11. Stephan Meier, 2007. "Do Subsidies Increase Charitable Giving in the Long Run? Matching Donations in a Field Experiment," Journal of the European Economic Association, MIT Press, vol. 5(6), pages 1203-1222, December.
  12. John A. List & David Lucking-Reiley, 2002. "The Effects of Seed Money and Refunds on Charitable Giving: Experimental Evidence from a University Capital Campaign," Journal of Political Economy, University of Chicago Press, vol. 110(1), pages 215-233, February.
  13. Randolph, William C, 1995. "Dynamic Income, Progressive Taxes, and the Timing of Charitable Contributions," Journal of Political Economy, University of Chicago Press, vol. 103(4), pages 709-738, August.
  14. Powell, James L., 1986. "Censored regression quantiles," Journal of Econometrics, Elsevier, vol. 32(1), pages 143-155, June.
  15. Barrett, Kevin S. & McGuirk, Anya M. & Steinberg, Richard S., 1997. "Further Evidence on the Dynamic Impact of Taxes on Charitable Giving," National Tax Journal, National Tax Association, vol. 50(2), pages 321-334, June.
  16. Eckel, Catherine C. & Grossman, Philip J., 2003. "Rebate versus matching: does how we subsidize charitable contributions matter?," Journal of Public Economics, Elsevier, vol. 87(3-4), pages 681-701, March.
  17. Diamond, Peter, 2006. "Optimal tax treatment of private contributions for public goods with and without warm glow preferences," Journal of Public Economics, Elsevier, vol. 90(4-5), pages 897-919, May.
  18. Gerald E. Auten & Holger Sieg & Charles T. Clotfelter, 2002. "Charitable Giving, Income, and Taxes: An Analysis of Panel Data," American Economic Review, American Economic Association, vol. 92(1), pages 371-382, March.
  19. Saez, Emmanuel, 2004. "The optimal treatment of tax expenditures," Journal of Public Economics, Elsevier, vol. 88(12), pages 2657-2684, December.
  20. Boskin, Michael J & Feldstein, Martin S, 1977. "Effects of the Charitable Deduction on Contributions by Low Income and Middle Income Households: Evidence from the National Survey of Philanthropy," The Review of Economics and Statistics, MIT Press, vol. 59(3), pages 351-354, August.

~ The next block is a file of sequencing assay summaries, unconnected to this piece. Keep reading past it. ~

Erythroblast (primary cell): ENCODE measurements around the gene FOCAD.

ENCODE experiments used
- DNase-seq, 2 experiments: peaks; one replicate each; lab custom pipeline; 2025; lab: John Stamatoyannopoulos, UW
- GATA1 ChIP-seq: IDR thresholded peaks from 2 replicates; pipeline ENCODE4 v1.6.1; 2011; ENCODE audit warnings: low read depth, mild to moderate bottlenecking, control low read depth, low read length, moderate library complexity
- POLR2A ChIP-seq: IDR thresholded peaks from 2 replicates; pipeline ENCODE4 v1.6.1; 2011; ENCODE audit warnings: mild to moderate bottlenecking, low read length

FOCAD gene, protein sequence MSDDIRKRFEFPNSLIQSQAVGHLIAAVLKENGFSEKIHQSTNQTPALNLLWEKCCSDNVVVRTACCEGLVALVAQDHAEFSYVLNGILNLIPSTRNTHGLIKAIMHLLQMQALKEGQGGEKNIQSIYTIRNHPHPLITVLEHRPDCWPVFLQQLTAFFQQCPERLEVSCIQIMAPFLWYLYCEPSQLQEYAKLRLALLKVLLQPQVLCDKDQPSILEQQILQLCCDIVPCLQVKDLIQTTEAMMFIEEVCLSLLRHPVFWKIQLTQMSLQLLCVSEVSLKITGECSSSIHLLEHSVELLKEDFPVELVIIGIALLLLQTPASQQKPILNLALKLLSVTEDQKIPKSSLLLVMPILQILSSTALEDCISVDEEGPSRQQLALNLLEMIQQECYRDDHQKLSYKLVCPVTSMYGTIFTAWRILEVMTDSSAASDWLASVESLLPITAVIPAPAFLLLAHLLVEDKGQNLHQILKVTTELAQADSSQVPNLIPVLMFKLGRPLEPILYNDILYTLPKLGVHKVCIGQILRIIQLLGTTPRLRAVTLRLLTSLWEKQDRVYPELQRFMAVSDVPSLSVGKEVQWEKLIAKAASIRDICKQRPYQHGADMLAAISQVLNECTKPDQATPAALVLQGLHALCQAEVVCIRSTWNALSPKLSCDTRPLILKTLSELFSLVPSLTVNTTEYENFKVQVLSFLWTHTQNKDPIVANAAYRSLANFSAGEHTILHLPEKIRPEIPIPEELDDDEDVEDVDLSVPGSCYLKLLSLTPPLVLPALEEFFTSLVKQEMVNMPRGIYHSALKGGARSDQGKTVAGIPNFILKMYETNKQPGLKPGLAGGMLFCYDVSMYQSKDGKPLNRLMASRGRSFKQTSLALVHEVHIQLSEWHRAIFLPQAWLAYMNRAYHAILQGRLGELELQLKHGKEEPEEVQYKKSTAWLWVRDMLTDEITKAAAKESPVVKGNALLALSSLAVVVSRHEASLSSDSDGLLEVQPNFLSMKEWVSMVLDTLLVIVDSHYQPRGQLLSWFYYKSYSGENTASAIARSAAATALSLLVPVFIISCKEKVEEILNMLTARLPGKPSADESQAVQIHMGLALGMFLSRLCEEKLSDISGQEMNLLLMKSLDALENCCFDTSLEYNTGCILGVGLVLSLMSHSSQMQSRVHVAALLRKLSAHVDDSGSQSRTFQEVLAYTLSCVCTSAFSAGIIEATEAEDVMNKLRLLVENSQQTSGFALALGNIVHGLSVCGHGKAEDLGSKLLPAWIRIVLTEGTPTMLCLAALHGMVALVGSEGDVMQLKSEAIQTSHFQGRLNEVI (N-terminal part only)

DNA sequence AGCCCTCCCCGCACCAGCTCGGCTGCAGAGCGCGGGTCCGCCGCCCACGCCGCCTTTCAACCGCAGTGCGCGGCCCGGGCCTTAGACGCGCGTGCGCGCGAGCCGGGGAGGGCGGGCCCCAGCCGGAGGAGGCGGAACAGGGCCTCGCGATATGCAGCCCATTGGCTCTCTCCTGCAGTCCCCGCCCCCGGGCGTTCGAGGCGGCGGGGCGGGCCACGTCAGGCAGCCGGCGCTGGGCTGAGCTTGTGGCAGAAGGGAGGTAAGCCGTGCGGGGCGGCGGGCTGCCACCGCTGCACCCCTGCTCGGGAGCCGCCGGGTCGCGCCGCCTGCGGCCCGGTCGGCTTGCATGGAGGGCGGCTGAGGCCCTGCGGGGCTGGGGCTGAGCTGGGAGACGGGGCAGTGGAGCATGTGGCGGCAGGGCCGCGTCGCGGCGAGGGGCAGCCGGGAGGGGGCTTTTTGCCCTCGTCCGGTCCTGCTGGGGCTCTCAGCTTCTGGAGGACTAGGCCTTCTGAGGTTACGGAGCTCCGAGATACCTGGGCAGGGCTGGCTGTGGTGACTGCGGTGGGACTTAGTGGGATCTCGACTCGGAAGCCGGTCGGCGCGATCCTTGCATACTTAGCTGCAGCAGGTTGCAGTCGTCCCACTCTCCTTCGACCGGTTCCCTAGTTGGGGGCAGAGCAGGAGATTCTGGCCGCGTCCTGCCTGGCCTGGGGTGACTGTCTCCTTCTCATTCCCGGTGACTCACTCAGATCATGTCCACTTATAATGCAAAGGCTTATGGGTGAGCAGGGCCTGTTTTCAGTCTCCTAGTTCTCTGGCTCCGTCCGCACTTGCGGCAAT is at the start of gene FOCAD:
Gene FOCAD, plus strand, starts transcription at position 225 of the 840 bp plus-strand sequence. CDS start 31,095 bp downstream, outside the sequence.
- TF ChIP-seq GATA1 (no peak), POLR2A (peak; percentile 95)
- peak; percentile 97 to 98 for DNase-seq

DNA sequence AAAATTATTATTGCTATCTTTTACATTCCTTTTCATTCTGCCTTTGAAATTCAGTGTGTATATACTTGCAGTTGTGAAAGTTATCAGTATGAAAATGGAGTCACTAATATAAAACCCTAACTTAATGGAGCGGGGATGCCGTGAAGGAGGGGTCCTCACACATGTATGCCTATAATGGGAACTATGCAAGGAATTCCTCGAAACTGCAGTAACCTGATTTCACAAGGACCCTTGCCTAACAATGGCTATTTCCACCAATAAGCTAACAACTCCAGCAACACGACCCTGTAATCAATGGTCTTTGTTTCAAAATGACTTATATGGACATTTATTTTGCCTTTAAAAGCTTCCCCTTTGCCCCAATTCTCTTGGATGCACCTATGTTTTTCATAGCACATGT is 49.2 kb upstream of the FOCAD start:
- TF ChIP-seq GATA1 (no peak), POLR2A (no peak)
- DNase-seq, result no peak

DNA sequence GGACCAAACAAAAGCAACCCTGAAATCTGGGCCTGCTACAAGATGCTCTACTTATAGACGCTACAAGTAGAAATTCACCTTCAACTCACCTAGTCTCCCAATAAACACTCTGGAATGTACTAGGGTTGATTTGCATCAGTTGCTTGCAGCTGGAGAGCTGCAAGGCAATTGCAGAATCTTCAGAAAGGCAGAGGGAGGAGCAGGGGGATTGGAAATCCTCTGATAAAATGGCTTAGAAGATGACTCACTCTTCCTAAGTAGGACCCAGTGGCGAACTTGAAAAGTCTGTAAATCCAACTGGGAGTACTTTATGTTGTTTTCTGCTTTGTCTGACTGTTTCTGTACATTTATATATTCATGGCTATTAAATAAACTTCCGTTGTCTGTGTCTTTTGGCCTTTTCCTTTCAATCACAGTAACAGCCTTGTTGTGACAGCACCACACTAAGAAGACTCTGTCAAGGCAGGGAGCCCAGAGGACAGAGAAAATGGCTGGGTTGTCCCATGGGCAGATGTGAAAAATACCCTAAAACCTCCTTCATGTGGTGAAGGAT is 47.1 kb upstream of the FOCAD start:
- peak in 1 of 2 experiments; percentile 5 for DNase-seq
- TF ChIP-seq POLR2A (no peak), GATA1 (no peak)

21. Jon Bakija, 2000. "Distinguishing Transitory and Permanent Price Elasticities of Charitable Giving with Pre-Announced Changes in Tax Law," Department of Economics Working Papers 2000-06, Department of Economics, Williams College.
  22. Moshe Buchinsky & Jinyong Hahn, 1998. "An Alternative Estimator for the Censored Quantile Regression Model," Econometrica, Econometric Society, vol. 66(3), pages 653-672, May.
  23. Hong H. & Chernozhukov V., 2002. "Three-Step Censored Quantile Regression and Extramarital Affairs," Journal of the American Statistical Association, American Statistical Association, vol. 97, pages 872-882, September.
Full references (including those not matched with items on IDEAS)

This item is featured on the following reading lists or Wikipedia pages:

  1. Are Tax Incentives for Charitable Giving Efficient? Evidence from France (AEJ:EP 2010) in ReplicationWiki

When requesting a correction, please mention this item's handle: RePEc:aea:aejpol:v:2:y:2010:i:2:p:117-41. See general information about how to correct material in RePEc.

For technical questions regarding this item, or to correct its authors, title, abstract, bibliographic or download information, contact: (Jane Voros)

or (Michael P. Albert)

If you have authored this item and are not yet registered with RePEc, we encourage you to do it here. This allows to link your profile to this item. It also allows you to accept potential citations to this item that we are uncertain about.

If references are entirely missing, you can add them using this form.

If the full references list an item that is present in RePEc, but the system did not link to it, you can help with this form.

If you know of missing items citing this one, you can help us creating those links by adding the relevant references in the same way as above, for each refering item. If you are a registered author of this item, you may also want to check the "citations" tab in your profile, as there may be some citations waiting for confirmation.

Please note that corrections may take a couple of weeks to filter through the various RePEc services.

This information is provided to you by IDEAS at the Research Division of the Federal Reserve Bank of St. Louis using RePEc data.